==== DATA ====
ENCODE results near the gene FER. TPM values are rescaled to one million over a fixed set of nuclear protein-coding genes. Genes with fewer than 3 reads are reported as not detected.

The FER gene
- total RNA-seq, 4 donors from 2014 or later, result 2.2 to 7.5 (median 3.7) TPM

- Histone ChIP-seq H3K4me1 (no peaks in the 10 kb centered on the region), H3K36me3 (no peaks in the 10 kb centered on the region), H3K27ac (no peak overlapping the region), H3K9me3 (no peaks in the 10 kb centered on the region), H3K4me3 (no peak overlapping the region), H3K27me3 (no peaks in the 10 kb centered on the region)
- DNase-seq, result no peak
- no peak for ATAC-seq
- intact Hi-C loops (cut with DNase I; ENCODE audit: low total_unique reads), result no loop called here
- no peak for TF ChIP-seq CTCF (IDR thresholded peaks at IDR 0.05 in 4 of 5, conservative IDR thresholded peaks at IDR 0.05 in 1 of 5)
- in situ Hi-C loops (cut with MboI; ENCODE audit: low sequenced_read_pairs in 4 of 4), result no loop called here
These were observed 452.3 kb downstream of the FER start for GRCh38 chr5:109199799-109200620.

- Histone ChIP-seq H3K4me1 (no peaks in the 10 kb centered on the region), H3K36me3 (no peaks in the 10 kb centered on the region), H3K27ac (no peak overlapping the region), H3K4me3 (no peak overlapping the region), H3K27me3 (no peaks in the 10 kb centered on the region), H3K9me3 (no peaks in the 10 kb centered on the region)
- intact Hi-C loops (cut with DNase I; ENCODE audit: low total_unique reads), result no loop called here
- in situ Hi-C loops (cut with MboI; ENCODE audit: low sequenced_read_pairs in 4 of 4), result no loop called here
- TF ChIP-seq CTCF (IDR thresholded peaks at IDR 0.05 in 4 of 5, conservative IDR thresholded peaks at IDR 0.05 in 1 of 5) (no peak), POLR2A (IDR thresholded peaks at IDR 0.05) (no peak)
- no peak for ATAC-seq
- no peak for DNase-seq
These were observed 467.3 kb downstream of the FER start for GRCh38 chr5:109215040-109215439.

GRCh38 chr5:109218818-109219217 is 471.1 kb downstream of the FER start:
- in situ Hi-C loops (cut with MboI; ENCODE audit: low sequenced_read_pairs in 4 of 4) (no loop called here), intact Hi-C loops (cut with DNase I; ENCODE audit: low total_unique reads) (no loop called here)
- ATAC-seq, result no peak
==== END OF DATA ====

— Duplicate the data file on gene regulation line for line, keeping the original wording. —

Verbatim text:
ENCODE results near the gene FER. TPM values are rescaled to one million over a fixed set of nuclear protein-coding genes. Genes with fewer than 3 reads are reported as not detected.

The FER gene
- total RNA-seq, 4 donors from 2014 or later, result 2.2 to 7.5 (median 3.7) TPM

- Histone ChIP-seq H3K4me1 (no peaks in the 10 kb centered on the region), H3K36me3 (no peaks in the 10 kb centered on the region), H3K27ac (no peak overlapping the region), H3K9me3 (no peaks in the 10 kb centered on the region), H3K4me3 (no peak overlapping the region), H3K27me3 (no peaks in the 10 kb centered on the region)
- DNase-seq, result no peak
- no peak for ATAC-seq
- intact Hi-C loops (cut with DNase I; ENCODE audit: low total_unique reads), result no loop called here
- no peak for TF ChIP-seq CTCF (IDR thresholded peaks at IDR 0.05 in 4 of 5, conservative IDR thresholded peaks at IDR 0.05 in 1 of 5)
- in situ Hi-C loops (cut with MboI; ENCODE audit: low sequenced_read_pairs in 4 of 4), result no loop called here
These were observed 452.3 kb downstream of the FER start for GRCh38 chr5:109199799-109200620.

- Histone ChIP-seq H3K4me1 (no peaks in the 10 kb centered on the region), H3K36me3 (no peaks in the 10 kb centered on the region), H3K27ac (no peak overlapping the region), H3K4me3 (no peak overlapping the region), H3K27me3 (no peaks in the 10 kb centered on the region), H3K9me3 (no peaks in the 10 kb centered on the region)
- intact Hi-C loops (cut with DNase I; ENCODE audit: low total_unique reads), result no loop called here
- in situ Hi-C loops (cut with MboI; ENCODE audit: low sequenced_read_pairs in 4 of 4), result no loop called here
- TF ChIP-seq CTCF (IDR thresholded peaks at IDR 0.05 in 4 of 5, conservative IDR thresholded peaks at IDR 0.05 in 1 of 5) (no peak), POLR2A (IDR thresholded peaks at IDR 0.05) (no peak)
- no peak for ATAC-seq
- no peak for DNase-seq
These were observed 467.3 kb downstream of the FER start for GRCh38 chr5:109215040-109215439.

GRCh38 chr5:109218818-109219217 is 471.1 kb downstream of the FER start:
- in situ Hi-C loops (cut with MboI; ENCODE audit: low sequenced_read_pairs in 4 of 4) (no loop called here), intact Hi-C loops (cut with DNase I; ENCODE audit: low total_unique reads) (no loop called here)
- ATAC-seq, result no peak